The 2019 Sanlam Benchmark Survey has revealed that, for many employers, group risk fees rose by upwards of 50% over the past few years as a result of a deterioration in claims experience across the industry. A combination of factors – from market-wide pricing practices, worsening national health and taxation changes – has led to the increase in costs which may ultimately result in certain group risk products, like disability cover, becoming unaffordable. Sanlam believes the industry is at a tipping point and is calling for urgent collaboration and action from all stakeholders.
Group risk products contribute immeasurably to the financial resilience of retirement fund members by covering them for disability, dread disease and offering income protection and life insurance. They fill a vital gap in South Africa where retail risk products are not widespread in the middle market and are largely absent at the lower end of the market.
Michele Jennings, CEO of Sanlam Group Risk says as part of its annual survey, Sanlam asked employee benefits (EB) consultants to identify dominant trends in the group risk industry. They noted: 1) increases in funeral cover, 2) increases in rates and 3) the introduction of severe illness benefits. Over half of those surveyed had experienced large rate increases in the last three years, and 1 out of 5 saw more claims being repudiated.
Jennings says, “We’ve seen steep rate increases – sometimes up to 50% – and a firming up of rates across providers. The increases were partly a correction after competition drove prices for this commodity down in the past, but there were many other contributing factors.”
A key contributor, she says, was just how risky South Africa is as a nation, “We have the unenviable title of being the world’s ‘unhealthiest country’ (Indigo Wellness Index) and sixth ‘drunkest country’ on earth (World Health Organisation). We also have the most drunk-driving deaths in the world. A risky population is expensive to insure.
“Consider this. In Australia and the USA, the cost of disability products led to some of them being withdrawn from the market. These countries are considerably less risky than South Africa, so the fact that things became too expensive for these nations, makes the issues back home even more worrying,” said Jennings.
Also contributing to the hikes were:
- Economic stagnation: global studies have shown higher unemployment, lower corporate profitability and reduced consumer confidence all correlate with increased disability claims. SA has been decreasing in all three factors for the last 10 years.
One of the biggest concerns raised in the 2019 Sanlam Benchmark Survey – is counter-intuitive understanding that our workforce may well be ageing – despite South Africa having a young population. Jennings says new jobs aren’t being created at the scale required to absorb young people. That has the knock-on effect of the average age of the employed South African workforce steadily rising. “This means worse morbidity and mortality rates as the workforce ages – with a 2-10% year-on-year deterioration possible. The young subsidise the old and we don’t have as many young people in the system anymore.”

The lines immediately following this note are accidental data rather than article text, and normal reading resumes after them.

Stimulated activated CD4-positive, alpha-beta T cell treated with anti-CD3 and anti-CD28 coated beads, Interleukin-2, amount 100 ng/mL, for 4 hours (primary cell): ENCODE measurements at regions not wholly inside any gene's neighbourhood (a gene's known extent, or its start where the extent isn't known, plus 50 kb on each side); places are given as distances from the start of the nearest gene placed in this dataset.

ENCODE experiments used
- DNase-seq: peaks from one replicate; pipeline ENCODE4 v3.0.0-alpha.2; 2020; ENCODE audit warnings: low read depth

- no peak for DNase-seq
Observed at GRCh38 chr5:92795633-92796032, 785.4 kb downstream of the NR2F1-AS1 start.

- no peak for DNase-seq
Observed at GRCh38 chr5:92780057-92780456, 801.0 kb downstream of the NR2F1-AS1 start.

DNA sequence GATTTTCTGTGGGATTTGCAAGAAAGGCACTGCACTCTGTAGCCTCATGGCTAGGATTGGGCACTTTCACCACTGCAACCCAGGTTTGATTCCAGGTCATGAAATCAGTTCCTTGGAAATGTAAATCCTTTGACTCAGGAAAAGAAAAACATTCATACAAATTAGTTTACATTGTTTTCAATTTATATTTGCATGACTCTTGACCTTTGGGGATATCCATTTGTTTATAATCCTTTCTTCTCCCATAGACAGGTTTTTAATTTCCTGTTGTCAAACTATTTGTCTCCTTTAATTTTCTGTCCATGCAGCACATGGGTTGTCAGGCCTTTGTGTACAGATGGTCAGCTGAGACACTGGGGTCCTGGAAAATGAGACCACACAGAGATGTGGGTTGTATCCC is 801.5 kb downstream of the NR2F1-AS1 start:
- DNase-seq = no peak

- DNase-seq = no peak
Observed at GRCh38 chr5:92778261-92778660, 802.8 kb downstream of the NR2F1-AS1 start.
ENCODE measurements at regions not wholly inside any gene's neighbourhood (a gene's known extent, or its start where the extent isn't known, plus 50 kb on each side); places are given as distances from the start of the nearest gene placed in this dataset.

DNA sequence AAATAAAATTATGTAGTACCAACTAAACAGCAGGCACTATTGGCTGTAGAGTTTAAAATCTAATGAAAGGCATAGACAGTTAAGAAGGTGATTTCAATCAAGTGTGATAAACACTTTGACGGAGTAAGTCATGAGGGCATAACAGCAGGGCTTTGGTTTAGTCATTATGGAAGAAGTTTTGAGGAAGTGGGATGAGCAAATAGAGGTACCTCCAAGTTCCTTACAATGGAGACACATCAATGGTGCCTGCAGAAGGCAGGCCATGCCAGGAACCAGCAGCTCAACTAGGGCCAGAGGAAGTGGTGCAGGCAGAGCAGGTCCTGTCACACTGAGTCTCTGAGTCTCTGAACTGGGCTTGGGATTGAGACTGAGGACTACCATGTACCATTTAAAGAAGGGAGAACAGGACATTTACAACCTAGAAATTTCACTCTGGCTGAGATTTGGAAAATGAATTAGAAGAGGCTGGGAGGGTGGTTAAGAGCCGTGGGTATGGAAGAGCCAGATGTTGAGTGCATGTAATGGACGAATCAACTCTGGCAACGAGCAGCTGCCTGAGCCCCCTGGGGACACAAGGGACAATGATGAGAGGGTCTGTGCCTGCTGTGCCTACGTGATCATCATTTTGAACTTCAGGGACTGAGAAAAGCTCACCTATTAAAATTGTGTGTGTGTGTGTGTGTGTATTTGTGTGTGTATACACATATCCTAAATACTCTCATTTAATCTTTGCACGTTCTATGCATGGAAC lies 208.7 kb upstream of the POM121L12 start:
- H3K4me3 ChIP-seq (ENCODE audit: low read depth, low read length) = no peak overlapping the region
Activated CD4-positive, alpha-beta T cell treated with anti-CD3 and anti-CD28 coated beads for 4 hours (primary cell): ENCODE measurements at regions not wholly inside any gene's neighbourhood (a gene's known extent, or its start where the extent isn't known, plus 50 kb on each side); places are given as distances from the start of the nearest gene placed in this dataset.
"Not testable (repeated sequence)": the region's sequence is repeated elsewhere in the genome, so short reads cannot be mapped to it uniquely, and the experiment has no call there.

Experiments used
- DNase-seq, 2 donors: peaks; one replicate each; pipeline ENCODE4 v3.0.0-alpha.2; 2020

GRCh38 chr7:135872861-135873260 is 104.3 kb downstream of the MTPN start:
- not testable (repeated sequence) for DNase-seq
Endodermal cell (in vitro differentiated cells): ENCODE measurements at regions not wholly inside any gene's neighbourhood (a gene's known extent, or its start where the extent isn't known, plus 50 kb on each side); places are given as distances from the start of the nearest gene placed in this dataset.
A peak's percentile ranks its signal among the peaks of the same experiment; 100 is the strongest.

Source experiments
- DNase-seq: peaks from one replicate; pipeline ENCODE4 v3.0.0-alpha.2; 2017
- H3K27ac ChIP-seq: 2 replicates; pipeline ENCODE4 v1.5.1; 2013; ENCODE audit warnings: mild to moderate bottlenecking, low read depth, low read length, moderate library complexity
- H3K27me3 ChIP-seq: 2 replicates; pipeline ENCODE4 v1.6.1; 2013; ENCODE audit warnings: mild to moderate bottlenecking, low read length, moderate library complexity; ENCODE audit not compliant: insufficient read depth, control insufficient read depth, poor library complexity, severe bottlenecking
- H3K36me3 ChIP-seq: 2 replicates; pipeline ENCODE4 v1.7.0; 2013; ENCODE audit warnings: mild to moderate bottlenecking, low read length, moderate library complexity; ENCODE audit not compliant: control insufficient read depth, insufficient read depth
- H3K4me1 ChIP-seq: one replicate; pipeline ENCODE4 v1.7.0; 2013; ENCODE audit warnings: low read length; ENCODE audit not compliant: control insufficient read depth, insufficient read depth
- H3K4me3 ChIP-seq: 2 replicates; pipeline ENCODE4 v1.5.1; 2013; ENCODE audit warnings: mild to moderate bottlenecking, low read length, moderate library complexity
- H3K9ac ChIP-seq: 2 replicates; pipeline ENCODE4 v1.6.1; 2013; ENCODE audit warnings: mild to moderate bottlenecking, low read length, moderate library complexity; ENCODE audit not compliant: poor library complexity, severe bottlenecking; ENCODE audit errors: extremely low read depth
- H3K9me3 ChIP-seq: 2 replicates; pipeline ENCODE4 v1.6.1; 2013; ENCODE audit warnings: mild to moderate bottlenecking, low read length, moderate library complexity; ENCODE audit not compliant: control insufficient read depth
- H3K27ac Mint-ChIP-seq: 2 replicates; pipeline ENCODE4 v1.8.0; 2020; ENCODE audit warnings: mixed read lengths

- The decline in national health: South Africans scored exceptionally poorly in the Indigo Index for obesity, alcohol use and life expectancy, amongst other factors. Plus, our public health facilities are deteriorating. The outcome? About 84% of South Africans have very few affordable healthcare options. This is likely to affect the health of our working population, especially those reliant on public healthcare.
- Financial stress: 73% of South Africa’s workers have said they’ve experienced financial stress. This correlates with the fact that over 60% of children are raised in single-parent households, according to Stats SA. These stresses can lead to potentially increased risk of disability and death.
- Pricing behaviour: Market participants and insurers have both had a role in increasing the risk taken on, while reducing the premiums paid for that risk. This is unsustainable.
- Policy changes: The PHI Tax Treatment changed the tax treatment of disability income replacement policies in 2015. While before, premiums were deductible and benefits were taxable, now it’s switched to premiums no longer being deductible and benefits being tax-free. The unintended consequence? Increased claims incidence – especially for claimants above the tax-threshold – and little incentive for individuals to return to work.
Jennings said these factors have combined to create a tipping point in the local group risk market. “We are urging stakeholders to work together to find a way to sustain the financial inclusion that group disability products provide. We need to provide meaningful cover at sustainable rates. We’re in a new normal that requires new thinking. The onus is on all stakeholders to be a part of finding the solutions we need.”
The research is available via www.sanlambenchmark.co.za